When Federal Reserve chairman Ben S. Bernanke takes to the podium Friday in Jackson Hole, Wyo., economists, investors, policy makers, and presidential candidates will watch for signals of whether the central bank will take new steps to boost the nation’s struggling economy.
Bernanke’s speech at the annual conference sponsored by the Federal Reserve Bank of Kansas City comes as Fed policymakers are divided about what, if anything, the Fed should do to rev up an economy that has grown too slowly to bring down the unemployment rate significantly. The Fed’s 12-member Open Market Committee, which sets interest rates and other economic policies, meets in about two weeks to consider possible actions.
Bernanke, said Harvard University economics professor Kenneth Rogoff, should use the speech to inspire a consensus among Fed policy makers to add more stimulus into the economy.
“The problem is not so much a lack of tools than it is a lack of willingness on his committee,” Rogoff said. “They’re not won over.”
The title of Bernanke’s speech, “Monetary Policy Since the Crisis” is very broad, providing him room to take up any number of topics but giving few hints of what he might say, analysts said. The Fed chief could announce new measures to stimulate the economy, hint at preferred steps the central bank might take, or steer clear of new pronouncements.
The Fed faces huge economic challenges, including a prolonged period of unemployment in excess of 8 percent, with only a few limited tools for improving the situation. The Fed has already cut its benchmark short-term interest rate to near zero, and bought hundreds of billions of US Treasuries and other securities to lower long-term interest rates, such as for mortgages, which are also near record lows.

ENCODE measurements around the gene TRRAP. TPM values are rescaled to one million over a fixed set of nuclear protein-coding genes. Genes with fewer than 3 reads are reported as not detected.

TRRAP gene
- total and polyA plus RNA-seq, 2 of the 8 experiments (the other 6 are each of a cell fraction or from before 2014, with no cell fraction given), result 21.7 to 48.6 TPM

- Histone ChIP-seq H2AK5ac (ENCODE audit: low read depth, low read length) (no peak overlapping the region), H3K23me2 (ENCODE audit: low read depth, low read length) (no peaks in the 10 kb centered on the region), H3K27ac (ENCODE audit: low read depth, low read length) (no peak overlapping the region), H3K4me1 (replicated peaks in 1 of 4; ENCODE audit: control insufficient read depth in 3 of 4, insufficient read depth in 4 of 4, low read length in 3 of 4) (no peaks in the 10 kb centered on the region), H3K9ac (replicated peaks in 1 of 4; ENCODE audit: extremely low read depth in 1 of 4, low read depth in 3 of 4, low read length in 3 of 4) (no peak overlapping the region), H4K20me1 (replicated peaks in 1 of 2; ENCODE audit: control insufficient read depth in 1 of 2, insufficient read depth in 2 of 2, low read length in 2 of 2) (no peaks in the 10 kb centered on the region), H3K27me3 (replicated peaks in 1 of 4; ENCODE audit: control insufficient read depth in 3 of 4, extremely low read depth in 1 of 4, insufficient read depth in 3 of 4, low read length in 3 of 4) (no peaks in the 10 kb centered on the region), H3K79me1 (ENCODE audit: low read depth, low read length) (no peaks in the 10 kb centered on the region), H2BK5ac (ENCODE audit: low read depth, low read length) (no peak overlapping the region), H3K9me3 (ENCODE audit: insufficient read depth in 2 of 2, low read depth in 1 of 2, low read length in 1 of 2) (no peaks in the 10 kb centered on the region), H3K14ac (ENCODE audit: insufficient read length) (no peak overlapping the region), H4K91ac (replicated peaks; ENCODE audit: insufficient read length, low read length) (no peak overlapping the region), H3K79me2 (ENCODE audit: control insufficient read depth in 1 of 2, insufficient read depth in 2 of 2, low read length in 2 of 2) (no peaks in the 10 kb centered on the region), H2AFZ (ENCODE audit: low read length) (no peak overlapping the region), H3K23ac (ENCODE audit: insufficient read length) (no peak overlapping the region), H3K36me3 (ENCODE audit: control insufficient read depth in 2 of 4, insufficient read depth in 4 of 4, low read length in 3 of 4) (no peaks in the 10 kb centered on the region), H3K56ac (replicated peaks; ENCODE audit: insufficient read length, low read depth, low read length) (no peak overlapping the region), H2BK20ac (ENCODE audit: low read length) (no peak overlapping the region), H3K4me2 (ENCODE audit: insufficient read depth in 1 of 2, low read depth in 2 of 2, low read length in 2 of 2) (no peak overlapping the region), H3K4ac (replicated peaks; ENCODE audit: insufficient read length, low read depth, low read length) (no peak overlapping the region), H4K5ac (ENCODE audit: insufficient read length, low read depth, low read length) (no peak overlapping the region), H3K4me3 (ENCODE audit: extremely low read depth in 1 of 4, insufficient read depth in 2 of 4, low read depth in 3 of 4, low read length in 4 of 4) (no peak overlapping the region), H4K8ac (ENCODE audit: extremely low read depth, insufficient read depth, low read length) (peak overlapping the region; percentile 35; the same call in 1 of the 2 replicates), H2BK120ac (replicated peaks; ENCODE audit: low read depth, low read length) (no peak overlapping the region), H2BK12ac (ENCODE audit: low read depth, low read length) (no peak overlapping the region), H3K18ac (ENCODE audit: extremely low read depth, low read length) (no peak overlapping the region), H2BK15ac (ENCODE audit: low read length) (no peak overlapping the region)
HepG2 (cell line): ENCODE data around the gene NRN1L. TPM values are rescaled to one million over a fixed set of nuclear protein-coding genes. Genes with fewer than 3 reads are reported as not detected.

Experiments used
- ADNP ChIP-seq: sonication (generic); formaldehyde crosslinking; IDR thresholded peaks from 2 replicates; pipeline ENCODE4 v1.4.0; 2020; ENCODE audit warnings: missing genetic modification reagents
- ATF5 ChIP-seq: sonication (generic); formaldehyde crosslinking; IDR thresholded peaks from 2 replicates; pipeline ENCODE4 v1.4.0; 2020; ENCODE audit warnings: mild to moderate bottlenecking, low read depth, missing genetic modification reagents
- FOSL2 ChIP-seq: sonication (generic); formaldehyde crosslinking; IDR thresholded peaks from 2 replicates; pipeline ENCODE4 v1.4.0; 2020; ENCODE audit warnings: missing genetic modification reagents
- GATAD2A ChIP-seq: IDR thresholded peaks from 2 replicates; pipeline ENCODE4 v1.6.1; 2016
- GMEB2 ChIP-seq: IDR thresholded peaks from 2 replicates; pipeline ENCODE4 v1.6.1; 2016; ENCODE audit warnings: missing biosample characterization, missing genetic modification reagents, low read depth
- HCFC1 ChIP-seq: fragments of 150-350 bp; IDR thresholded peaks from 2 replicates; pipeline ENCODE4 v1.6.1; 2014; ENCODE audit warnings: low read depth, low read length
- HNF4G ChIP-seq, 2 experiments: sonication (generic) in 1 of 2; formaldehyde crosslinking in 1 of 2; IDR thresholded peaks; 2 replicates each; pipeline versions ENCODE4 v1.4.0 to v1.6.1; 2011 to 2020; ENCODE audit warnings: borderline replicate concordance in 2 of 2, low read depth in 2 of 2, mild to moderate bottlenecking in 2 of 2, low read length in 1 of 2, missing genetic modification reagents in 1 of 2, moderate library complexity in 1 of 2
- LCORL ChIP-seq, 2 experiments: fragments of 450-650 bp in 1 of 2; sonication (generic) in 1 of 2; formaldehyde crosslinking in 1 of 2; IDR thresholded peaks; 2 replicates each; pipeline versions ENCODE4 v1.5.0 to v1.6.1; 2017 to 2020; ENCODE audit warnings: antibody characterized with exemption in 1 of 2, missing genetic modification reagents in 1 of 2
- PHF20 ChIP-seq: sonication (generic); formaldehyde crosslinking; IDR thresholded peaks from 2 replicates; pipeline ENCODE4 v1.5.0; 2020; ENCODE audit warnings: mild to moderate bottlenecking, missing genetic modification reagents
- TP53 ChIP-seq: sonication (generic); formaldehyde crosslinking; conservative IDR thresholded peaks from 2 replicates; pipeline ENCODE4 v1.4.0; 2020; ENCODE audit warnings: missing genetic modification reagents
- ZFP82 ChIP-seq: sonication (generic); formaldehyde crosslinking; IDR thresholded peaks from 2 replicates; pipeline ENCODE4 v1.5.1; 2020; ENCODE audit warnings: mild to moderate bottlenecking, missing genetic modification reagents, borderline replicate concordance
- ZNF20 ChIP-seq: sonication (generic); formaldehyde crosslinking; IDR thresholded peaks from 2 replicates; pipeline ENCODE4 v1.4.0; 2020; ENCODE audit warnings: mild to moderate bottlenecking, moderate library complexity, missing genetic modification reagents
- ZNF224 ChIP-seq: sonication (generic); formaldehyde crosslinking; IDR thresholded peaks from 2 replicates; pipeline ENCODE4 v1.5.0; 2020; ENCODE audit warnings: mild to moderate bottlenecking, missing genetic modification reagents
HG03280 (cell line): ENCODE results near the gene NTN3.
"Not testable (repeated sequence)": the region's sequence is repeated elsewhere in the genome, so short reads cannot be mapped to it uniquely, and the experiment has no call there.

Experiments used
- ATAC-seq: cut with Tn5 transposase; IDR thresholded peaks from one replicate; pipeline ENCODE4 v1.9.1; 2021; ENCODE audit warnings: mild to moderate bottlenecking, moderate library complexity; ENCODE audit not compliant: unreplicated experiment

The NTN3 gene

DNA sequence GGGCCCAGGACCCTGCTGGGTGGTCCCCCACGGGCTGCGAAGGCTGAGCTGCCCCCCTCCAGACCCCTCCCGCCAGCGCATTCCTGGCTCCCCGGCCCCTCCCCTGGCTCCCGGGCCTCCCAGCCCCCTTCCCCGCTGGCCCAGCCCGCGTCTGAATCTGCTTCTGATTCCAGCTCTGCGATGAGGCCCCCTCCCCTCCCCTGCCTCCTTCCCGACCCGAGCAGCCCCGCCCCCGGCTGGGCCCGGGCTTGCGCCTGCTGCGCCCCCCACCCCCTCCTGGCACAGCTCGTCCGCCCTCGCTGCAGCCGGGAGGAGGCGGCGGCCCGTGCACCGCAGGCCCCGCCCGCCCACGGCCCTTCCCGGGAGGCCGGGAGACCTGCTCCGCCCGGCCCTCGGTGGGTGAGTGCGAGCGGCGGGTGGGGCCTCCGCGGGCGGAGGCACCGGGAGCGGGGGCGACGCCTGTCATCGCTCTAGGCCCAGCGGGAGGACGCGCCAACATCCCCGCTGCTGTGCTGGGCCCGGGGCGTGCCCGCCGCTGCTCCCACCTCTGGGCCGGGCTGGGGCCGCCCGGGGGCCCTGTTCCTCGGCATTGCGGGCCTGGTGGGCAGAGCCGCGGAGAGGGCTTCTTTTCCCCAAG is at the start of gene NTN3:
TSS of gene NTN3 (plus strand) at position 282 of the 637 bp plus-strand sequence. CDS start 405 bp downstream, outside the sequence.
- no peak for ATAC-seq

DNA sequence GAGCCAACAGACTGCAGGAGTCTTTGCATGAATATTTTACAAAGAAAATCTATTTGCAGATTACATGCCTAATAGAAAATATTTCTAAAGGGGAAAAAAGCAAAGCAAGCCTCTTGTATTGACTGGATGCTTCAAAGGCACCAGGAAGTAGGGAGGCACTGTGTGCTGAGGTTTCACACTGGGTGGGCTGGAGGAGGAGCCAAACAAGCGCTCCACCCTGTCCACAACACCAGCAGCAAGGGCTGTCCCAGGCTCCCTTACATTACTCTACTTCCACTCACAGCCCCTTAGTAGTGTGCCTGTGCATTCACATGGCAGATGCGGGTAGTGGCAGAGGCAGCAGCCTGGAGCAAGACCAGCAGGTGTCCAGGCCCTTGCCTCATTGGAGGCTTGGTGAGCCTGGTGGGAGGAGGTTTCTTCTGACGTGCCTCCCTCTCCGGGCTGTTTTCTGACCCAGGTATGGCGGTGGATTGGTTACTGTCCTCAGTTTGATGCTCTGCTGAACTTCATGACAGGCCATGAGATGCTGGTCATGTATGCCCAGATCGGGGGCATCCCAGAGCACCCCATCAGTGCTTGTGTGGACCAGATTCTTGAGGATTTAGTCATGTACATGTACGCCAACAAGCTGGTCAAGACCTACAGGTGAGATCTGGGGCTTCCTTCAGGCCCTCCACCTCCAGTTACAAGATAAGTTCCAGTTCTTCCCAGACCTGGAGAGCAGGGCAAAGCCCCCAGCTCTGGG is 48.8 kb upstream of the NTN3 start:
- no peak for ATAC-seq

Over the past few months, policymakers have debated whether to undertake another round of bond purchases to lower long-term interest rates, to spur consumers and businesses do borrow and spend more. The debate has also become unusually public for an institution know for secrecy. Some policy makers have expressed concerns about additional stimulus measures, arguing they would have little impact while increasing the risk of reigniting inflation. Charles Plosser, president of the Federal Reserve Bank of Philadelphia, for example, told The Wall Street Journal this month that he opposed further action because lower interest rates will have little effect on the major factors holding back economic growth — the financial crisis in Europe and political uncertainties in the United States.
But in a series of media interviews, Federal Reserve Bank of Boston chief Eric Rosengren advocated forcefully for additional action by the Fed, citing the need to bring down devastatingly high unemployment. Both Rosengren and Plosser are attending the conference.
Some analysts expect Bernanke to make the case for further action by the Fed. Scott Anderson, chief economist for Bank of the West of San Francisco, noted Bernanke used his Jackson Hole speech in 2010 to foreshadow an earlier round of round of bond purchases, “setting up expectations that he might do it again.”
“I’m not so sure,” he said. “I think there’s a wide majority opinion that more needs to be done, but I don’t think there’s agreement about specific policy measures.”
Jim O’Sullivan, chief US economist for High Frequency Economics, a Vallahalla, N.Y. forecasting firm, said the Fed has already raised expectations that it will undertake some form of stimulus soon. O’Sullivan said that could mean a major bond purchase program or a statement about keeping interest rates low through 2015. The committee has already taken the unusual stance of announcing that it will keep interest rates very low through 2014.
“These are unchartered waters,” O’Sullivan said. “It’s going to be ‘wait and see.’ ”
Megan Woolhouse can be reached at firstname.lastname@example.org